Holiday Grief is Real. Since we usually celebrate holidays and special days with those we love, there are a lot of memories made around those times. It\’s only natural to think of past celebrations and remember the things our departed loved ones did or said. There\’s no time limit on grief. It can strike at any time whether it\’s been a year or less or 20 years or more since your loved one crossed to spirit. Sending you much love and a few tried and true suggestions that I\’ve used over the years to soften the holidays and make those special days more comfortable.
1. Remember, the dread of the day is usually worse than the actual event. Having a plan and knowing what you\’re going to be doing helps to ease the pressure of a looming holiday. The plan doesn\’t have to be an elaborate one. If you have a simple outline of the day it will lend a bit of structure, so you don\’t find yourself hanging and wondering what to do next.
2. Set aside a time to honor your loved one with a small token of thought or a deed. It can be done in a private setting or together within a group. Some of the things I\’ve done are mentioning them in prayer, lighting a candle in their honor or displaying their photo, talking about a ritual that we shared, or telling a story about them.
3. If you\’re particularly stressed, breaking away from traditions of the past (just for today) may help. If you usually have Easter dinner at your house, change it up a little by asking someone else to host the event at a different location, or try hosting brunch instead.
4. The empty chair can be the elephant in the room. I\’ve asked other family members to honor the departed loved one by sitting in the empty chair. It seemed to ease the tension in the room and at the same time served as a remembrance of the departed. If you\’d rather no one sit in the chair, it should be so stated to prevent misunderstandings.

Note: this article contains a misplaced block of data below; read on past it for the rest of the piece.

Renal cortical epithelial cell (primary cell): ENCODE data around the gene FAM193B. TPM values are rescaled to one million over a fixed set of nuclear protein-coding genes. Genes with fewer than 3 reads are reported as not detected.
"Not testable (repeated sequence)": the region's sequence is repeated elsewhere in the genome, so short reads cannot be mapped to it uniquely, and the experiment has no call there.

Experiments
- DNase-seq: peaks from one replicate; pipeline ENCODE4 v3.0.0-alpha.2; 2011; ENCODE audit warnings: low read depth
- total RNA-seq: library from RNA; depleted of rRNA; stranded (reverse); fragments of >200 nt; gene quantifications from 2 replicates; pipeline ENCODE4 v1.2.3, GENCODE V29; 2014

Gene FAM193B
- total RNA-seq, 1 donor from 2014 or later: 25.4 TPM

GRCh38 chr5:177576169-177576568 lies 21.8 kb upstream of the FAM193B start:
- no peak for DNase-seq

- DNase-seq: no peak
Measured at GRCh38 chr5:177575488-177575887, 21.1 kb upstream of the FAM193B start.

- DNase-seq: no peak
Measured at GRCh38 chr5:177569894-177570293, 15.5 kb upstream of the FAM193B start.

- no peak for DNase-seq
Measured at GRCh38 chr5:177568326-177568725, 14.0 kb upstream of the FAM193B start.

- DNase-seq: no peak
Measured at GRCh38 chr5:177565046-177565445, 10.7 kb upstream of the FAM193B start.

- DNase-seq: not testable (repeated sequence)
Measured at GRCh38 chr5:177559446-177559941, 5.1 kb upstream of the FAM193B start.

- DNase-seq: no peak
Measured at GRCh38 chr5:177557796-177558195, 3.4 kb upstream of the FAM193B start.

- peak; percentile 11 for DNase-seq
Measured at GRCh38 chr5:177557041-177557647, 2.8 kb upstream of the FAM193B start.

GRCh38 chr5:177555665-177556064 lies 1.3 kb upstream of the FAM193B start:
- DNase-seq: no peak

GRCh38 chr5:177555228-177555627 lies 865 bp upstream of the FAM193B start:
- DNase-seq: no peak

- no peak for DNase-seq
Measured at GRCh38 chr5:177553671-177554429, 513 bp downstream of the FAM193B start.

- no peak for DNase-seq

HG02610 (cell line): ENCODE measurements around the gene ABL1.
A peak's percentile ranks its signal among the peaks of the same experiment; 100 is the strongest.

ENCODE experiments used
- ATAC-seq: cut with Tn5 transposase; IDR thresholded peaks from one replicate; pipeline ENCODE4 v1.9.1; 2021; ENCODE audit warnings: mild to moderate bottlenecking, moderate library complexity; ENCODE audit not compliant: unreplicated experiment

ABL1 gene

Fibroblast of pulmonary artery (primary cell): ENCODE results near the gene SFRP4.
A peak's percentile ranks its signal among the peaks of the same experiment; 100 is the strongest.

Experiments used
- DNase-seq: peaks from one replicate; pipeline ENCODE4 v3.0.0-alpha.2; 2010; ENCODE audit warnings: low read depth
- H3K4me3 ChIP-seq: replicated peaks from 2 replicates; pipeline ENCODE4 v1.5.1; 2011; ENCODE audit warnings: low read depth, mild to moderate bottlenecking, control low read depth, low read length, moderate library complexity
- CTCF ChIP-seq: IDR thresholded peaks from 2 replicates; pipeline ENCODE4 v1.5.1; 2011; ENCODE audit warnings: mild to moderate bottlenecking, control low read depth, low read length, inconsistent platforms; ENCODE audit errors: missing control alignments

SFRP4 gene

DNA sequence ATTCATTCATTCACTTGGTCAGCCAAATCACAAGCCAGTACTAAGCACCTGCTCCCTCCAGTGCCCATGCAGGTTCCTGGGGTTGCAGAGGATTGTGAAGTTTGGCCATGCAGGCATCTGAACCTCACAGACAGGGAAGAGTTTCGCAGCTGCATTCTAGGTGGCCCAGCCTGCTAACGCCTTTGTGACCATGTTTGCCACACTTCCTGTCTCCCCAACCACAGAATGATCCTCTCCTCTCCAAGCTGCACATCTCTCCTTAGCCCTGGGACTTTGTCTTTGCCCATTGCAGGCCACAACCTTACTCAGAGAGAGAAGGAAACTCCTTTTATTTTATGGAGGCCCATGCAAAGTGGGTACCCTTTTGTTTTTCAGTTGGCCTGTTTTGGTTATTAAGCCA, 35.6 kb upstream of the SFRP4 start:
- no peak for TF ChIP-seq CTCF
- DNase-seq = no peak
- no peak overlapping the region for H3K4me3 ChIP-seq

5. Sometimes just being able to talk to someone about your special person is exactly what you need. I love it when someone tells a funny story about my loved one. I particularly enjoy the tales I haven\’t heard before, but the old stories are great, too. What matters is that the memory of that person is being revived and the love and closeness of the family unit or friend group are being strengthened.
6. Do something nice for yourself, exercise, have a massage, take a walk, enjoy a few minutes of quiet time, write in your journal, enjoy a bubble bath, listen to some good music, or take a drive.
While nothing can take away the pain we feel when we lose someone we love, it helps to plan for holidays and special days by taking a few steps to ensure that you have the best possible experience of that day.
Best wishes for a Blessed holiday ❤
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Sandy holds a BA in Academic Psychology from The University of Tennessee. She is a certified Usui Reiki Master/Teacher and is an affiliate member of the International Center for Reiki Training. She is also a certified Lightarian Reiki Master an Ordained Minister, and a member of The Wellness Universe, She offers both distant and in-person Reiki sessions and teaches all three levels of Usui Reiki. She also channels Lightarian Reiki attunements for Usui and Karuna Reiki Masters.